Archives for : Hardware

Celluon LaserKey CL850 Review

Yeah, I had to buy this. No, it wasn’t necessary. I decided on the Celluon LaserKey CL850 because it is the latest laser virtual keyboard and it supports a USB connection, unlike the CL-800BT which only supports bluetooth. I felt compelled to write this review because every other review I saw had awful low-res out of focus photos and didn’t show the product in enough detail. So, here we go.

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The Importance of Properly (Thoroughly) Testing Your Memory

When I used to teach high school, I would describe RAM (Random Access Memory or simply “memory”) as physical desk space, and virtual memory as putting stuff on the floor. So, stuff on your desk (RAM) is the stuff you can access right away, and when the desk is full, you have to put your stuff on the floor (the hard drive) which takes longer to get. Since all hard drives are slower than RAM, it’s always good to have plenty of RAM.

Over the years I have found it is pretty rare to find memory defects, but when they do exist, your system can become incredibly erratic. Having faulty RAM can cause your system to give you BSODs, lock up inexplicably with no warnings or error prompts, restart endlessly in a loop, not boot at all and can even cause a loss of data if you are able to run the system and a piece of software is attempting to access the faulty area(s) of RAM. I am not necessarily suggesting you purchase ECC (Error-Correcting Code) RAM, but I am suggesting that you take the time to test your RAM at least once — and test it the right way.

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How-To Transfer Data From Old Laptops

To be clear, this is really just a brief overview of how to take out a typical laptop HDD (hard disk drive) and then plug it into a desktop system in order to retrieve the contents. This happens frequently. Old laptops give out in one way or another, sometimes it’s the display, the PSU (power supply unit) or the motherboard. Whatever it is, after a certain number of years it typically costs less than the cost of a new computer altogether. Unfortunate and wasteful, yes, but that’s the reality.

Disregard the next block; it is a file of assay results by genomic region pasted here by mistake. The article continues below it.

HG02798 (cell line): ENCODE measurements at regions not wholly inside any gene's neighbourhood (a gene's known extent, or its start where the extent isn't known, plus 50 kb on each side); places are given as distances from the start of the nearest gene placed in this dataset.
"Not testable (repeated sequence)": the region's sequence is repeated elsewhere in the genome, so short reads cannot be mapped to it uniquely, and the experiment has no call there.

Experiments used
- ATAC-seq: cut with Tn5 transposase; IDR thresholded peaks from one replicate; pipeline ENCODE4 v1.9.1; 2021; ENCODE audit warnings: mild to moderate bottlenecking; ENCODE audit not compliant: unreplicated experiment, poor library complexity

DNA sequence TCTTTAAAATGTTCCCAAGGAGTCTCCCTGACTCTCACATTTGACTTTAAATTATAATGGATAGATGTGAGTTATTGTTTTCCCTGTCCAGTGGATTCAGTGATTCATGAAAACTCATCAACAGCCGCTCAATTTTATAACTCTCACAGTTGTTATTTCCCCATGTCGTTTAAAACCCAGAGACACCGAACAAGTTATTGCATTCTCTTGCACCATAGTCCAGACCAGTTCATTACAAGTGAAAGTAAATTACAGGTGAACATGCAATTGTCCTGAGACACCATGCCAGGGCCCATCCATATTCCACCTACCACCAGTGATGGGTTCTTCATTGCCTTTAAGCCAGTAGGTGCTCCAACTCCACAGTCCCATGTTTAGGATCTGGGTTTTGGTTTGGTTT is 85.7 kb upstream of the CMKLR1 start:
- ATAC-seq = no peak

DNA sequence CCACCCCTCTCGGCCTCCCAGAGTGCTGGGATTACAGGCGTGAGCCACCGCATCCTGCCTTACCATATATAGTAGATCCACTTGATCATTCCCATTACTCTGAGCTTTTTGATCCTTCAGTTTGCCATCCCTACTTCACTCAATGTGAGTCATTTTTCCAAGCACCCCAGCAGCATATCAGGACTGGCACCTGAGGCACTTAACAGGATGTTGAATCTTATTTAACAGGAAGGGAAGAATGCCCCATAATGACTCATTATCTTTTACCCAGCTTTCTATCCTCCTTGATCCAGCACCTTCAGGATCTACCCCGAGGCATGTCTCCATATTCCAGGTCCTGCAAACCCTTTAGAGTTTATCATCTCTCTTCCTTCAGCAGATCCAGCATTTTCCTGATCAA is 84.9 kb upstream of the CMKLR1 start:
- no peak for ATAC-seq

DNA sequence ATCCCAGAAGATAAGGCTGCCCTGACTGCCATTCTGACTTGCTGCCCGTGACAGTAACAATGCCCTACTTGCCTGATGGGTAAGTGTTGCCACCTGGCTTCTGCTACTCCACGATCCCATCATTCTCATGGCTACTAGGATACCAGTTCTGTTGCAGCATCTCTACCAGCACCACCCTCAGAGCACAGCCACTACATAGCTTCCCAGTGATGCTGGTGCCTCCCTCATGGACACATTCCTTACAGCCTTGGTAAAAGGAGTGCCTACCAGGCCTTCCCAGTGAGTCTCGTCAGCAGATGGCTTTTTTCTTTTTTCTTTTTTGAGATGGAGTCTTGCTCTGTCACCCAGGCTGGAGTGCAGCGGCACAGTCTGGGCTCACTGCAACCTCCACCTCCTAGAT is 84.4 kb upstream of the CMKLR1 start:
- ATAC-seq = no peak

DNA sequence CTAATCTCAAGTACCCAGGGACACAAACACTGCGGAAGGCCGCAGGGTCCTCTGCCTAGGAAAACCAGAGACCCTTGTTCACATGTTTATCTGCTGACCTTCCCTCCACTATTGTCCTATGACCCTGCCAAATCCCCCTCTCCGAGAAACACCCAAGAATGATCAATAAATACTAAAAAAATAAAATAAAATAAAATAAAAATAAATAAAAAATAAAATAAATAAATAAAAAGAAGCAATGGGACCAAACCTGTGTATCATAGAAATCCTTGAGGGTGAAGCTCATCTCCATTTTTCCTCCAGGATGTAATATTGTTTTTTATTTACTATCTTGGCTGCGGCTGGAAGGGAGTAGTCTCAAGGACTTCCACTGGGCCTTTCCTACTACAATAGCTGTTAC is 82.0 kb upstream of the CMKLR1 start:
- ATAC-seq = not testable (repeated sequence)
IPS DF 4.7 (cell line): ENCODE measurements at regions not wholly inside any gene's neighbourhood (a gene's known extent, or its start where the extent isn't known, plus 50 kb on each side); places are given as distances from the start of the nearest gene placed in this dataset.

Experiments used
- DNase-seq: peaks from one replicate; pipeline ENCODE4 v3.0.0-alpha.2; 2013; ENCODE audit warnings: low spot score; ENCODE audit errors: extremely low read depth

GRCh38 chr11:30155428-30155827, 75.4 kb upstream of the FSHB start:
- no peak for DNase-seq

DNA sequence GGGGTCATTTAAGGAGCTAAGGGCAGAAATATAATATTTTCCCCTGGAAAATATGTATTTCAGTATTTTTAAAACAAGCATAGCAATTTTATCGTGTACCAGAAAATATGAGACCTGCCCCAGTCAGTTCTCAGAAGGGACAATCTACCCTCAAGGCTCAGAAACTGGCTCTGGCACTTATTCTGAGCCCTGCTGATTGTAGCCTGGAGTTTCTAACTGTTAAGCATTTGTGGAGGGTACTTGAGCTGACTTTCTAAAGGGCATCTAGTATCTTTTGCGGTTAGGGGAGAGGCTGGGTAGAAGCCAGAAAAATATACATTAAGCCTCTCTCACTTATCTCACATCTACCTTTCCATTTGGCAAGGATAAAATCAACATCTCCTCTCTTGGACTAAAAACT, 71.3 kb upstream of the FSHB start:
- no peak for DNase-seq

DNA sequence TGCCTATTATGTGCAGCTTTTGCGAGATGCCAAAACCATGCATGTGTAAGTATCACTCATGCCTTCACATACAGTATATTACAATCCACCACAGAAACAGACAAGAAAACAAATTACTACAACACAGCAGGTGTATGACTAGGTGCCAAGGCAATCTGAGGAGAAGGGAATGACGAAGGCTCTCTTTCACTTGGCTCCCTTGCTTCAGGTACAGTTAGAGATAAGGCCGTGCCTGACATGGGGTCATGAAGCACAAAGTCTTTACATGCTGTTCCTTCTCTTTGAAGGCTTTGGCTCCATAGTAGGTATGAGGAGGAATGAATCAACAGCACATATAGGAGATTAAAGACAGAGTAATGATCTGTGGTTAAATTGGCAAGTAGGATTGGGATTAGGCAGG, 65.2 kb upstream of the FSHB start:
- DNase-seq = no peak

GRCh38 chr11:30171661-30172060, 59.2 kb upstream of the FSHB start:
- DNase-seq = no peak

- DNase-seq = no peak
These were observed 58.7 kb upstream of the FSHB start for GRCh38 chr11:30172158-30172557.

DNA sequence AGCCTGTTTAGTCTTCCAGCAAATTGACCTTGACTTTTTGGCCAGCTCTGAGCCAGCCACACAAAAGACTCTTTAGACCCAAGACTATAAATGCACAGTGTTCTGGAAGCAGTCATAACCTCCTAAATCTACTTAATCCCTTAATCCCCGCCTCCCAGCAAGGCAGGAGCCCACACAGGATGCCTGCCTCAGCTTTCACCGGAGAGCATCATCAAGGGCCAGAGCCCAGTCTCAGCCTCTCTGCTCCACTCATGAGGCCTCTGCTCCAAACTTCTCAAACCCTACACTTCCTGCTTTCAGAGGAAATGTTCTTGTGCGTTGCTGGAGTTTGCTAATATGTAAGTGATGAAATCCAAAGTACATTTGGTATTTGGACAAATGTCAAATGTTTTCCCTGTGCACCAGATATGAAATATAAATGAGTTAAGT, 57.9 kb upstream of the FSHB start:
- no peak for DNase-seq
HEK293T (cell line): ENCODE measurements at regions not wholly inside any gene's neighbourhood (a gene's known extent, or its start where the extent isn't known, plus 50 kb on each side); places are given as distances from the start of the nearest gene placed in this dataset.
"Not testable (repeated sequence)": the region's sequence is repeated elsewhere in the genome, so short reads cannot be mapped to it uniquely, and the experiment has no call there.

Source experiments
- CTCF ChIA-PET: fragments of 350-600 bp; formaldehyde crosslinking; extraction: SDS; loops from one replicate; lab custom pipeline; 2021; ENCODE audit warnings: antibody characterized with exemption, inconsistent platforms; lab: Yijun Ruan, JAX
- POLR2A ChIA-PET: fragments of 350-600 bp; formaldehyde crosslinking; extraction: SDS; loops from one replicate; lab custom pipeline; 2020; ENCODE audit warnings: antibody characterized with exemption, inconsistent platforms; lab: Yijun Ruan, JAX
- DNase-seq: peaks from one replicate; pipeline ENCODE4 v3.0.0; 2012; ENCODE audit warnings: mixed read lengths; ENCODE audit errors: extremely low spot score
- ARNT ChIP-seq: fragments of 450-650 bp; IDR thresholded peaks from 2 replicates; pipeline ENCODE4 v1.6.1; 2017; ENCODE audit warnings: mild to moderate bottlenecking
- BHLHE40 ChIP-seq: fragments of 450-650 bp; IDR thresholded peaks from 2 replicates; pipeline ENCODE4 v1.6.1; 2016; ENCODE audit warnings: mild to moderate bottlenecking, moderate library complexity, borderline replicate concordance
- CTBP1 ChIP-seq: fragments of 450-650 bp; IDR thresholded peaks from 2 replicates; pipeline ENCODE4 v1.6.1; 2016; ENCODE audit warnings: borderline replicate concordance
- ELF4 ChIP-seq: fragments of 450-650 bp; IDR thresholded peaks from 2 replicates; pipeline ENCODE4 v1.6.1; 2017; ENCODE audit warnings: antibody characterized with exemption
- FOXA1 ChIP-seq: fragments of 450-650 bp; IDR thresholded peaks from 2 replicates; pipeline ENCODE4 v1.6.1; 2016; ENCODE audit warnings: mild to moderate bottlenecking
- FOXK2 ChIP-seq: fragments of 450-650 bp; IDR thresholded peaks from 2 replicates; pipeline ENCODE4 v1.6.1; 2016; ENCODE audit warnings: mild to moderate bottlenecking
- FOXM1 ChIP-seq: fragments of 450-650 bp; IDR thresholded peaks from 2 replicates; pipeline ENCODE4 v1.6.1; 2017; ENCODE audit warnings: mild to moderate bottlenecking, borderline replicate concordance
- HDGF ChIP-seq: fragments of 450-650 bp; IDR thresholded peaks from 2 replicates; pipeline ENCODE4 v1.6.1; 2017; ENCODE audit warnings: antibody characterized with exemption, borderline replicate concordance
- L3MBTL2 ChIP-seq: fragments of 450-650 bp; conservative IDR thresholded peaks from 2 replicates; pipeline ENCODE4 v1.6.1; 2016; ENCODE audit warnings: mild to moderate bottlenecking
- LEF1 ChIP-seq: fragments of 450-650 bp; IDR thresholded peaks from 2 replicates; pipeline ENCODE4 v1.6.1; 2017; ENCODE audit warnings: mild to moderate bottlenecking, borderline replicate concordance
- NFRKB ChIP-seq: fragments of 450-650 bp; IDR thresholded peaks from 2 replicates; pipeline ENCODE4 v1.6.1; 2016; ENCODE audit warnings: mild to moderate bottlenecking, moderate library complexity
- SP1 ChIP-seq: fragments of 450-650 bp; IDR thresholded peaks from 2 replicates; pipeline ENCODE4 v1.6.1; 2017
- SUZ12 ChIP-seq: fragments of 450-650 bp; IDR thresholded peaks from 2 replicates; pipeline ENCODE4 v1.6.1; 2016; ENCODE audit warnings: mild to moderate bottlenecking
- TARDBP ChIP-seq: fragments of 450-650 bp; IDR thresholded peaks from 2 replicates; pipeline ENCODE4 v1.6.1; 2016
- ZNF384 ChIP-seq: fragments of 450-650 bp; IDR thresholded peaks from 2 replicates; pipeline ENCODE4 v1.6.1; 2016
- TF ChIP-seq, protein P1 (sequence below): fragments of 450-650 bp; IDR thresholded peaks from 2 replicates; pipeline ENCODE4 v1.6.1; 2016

When the laptop “dies” or doesn’t boot up, if you’re lucky, the HDD has suffered no mechanical failure and is just fine, even if somehow Windows won’t load (like an NTLDR missing error, for example). Chances are, your data will be just fine and the fastest possible way to get the data off is to simply take the drive out and deal with it at the source.

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HP Pavilion TX2500 Review

I have recently replaced my TX1000 with a TX2500 and despite a few little hiccups during the setup, I am very impressed with the improvements.The TX2500 is solid, light and sports a real touchscreen with wacom pen. Battery life is quite good and I recommend setting the power mode to “Balanced” rather than the standard “HP Recommended” that ships with the unit and manually adjusting the screen brightness to your tastes.

Physically, the TX2500 varies very little from the TX1000, where the major improvements lie are in the touchscreen and performance. My feeling about the TX1000 was that it was drastically underpowered and not up for the challenge of running Vista. The TX2500, however, feels powerful, balanced, and runs cool to boot.

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PC ER: Loud Pop Followed By System Failure


PC emits very loud “pop” noise four times over a span of 5 months yet everything is working fine. Suddenly, without warning, the computer shuts off completely. Upon reboot, the system barely passes POST (Power On Self Test, or BIOS (Basic Input Output System)) without shutting off again. I receive a frantic phone call. “What’s wrong? Why doesn’t the computer turn on anymore? I didn’t do anything!”

System Background:

This is a system that I built for a law firm, no fancy components were necessary except for the RAID 1 for backup in the event of a hard drive failure.Most of the components were new and in excellent condition.

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